Let me begin by saying that Captain Marc is a seaman with heart. Weather adult or child, he takes the time to explain crabbing and shrimping, what it’s like to fish for a living, and doesn’t hesitate to slow the boat down or change course to follow dolphins. He’ll let everyone in your party who wants to, hook and reel in crab cages – either by hand or by the mechanical wheel on board, and re-bait the cage. Spending time on the water – 2 hours for $300 per party or 4 hours for $475 per party – is totally worth it. If you have young children, I’d recommend the 2 hour charter. Details are here.
Cape Hatteras Lighthouse
Incredibly, the Cape Hatteras Lighthouse was built with bricks. Take a close look at the outside before going in. Can you imagine the laborers laying brick after brick in ever-narrowing circles? With no elevator, no air conditioning, and 257 steps to the top, climbing the Cape Hatteras Lighthouse is a MUST DO. It’s equivalent to climbing a 12 story building on narrow stairs with a handrail on one side, two way traffic, and a landing every 31 steps. Step out onto the observation deck for an incredible 360 degree view. Climbing tickets are $8 for adults and $4 for senior citizens (62 or older), children (11 and under, and at least 42″ tall), and the disabled. Get more information on Lighthouse and the Light Station history, both in the Cape Hatteras National Seashore here. Details on the climb can be found here.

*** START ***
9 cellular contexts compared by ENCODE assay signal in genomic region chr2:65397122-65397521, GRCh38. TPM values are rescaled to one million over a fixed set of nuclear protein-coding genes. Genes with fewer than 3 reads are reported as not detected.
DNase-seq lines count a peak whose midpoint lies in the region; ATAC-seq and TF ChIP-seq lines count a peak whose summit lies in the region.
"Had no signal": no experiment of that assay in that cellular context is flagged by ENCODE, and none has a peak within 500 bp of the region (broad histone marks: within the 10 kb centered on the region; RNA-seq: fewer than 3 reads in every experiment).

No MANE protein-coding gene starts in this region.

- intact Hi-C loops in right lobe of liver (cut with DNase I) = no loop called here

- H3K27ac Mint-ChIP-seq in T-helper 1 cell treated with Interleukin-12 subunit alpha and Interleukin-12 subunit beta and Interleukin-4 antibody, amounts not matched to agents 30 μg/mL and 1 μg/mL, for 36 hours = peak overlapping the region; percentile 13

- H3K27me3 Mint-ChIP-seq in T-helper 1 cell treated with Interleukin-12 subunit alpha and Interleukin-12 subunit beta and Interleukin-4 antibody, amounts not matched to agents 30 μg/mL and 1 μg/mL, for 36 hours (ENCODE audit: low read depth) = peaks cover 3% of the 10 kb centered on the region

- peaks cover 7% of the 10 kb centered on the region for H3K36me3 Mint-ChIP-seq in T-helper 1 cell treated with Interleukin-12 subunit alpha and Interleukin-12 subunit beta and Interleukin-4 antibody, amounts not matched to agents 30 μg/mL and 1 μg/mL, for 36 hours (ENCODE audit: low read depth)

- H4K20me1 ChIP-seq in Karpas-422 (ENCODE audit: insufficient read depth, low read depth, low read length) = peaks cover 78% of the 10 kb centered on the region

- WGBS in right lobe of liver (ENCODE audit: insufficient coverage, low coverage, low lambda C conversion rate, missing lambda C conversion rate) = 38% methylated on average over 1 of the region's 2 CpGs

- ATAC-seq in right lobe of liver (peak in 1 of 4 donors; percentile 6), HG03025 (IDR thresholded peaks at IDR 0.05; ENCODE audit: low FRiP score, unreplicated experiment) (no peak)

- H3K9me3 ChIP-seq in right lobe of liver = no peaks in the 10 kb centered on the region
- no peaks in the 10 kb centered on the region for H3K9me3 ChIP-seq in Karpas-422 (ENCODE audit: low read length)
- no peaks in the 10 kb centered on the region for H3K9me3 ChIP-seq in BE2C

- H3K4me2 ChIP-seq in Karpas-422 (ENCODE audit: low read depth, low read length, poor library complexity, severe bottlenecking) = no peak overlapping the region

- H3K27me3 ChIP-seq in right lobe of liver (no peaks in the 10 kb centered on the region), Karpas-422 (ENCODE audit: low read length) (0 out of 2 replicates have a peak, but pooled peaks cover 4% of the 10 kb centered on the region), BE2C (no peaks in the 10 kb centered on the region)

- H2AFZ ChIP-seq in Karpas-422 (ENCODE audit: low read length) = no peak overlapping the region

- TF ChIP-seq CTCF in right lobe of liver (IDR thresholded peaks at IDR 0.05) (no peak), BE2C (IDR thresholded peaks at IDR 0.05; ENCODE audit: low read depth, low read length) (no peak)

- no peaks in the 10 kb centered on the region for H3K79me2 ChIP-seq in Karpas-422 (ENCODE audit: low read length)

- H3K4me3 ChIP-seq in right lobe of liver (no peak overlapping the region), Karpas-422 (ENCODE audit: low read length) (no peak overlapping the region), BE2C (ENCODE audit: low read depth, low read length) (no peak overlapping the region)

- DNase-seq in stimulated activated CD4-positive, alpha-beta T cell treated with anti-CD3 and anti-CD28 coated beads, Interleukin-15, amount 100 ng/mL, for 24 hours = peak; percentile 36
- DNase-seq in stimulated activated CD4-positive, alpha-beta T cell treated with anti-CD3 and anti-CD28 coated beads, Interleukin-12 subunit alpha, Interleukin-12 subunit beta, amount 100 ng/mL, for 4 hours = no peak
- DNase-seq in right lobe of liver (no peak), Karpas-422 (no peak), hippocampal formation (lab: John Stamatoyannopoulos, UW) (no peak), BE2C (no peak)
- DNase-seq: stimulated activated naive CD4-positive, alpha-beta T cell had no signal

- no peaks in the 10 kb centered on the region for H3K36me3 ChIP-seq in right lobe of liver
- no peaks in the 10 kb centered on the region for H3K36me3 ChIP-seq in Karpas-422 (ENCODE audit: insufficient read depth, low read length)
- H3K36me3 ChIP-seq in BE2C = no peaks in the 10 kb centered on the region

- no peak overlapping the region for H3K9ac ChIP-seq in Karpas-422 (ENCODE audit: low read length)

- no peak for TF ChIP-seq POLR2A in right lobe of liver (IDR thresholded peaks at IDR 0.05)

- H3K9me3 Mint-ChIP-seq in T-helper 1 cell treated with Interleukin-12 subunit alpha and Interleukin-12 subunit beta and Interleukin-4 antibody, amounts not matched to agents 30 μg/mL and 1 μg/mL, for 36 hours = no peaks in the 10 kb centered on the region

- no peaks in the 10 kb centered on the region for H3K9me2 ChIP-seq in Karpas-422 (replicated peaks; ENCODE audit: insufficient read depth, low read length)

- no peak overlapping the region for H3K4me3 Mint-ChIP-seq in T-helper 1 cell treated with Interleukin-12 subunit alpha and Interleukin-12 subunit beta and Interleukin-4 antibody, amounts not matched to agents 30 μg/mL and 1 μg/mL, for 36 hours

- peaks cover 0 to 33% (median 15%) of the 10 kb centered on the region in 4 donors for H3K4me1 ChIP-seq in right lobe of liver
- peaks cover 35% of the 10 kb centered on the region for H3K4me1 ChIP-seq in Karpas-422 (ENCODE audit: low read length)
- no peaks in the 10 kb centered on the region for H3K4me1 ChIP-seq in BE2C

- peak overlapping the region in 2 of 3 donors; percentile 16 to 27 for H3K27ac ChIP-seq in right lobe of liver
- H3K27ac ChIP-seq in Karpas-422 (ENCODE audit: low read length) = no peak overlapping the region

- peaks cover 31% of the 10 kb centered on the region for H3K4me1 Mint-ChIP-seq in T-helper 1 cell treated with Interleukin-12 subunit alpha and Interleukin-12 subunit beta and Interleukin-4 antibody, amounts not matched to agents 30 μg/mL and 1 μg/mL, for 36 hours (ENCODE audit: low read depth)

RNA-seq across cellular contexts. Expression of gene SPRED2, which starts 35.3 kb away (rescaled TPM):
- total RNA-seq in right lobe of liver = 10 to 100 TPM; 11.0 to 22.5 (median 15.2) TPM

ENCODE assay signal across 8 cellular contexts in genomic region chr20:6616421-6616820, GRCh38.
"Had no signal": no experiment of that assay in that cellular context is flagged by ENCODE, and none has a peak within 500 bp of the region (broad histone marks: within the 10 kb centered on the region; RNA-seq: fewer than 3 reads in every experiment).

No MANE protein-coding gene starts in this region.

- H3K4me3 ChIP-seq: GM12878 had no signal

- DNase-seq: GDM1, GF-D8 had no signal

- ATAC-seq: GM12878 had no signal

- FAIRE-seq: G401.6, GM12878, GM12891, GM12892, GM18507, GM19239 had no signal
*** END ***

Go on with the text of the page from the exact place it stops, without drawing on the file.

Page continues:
Even though this list of Budget-friendly things to do in the OBX is pretty thorough, it doesn’t cover everything. And don’t forget to leave time for swimming and plain old hanging out at the beach. For all kinds of OBX information, visit The Outer Banks of North Carolina.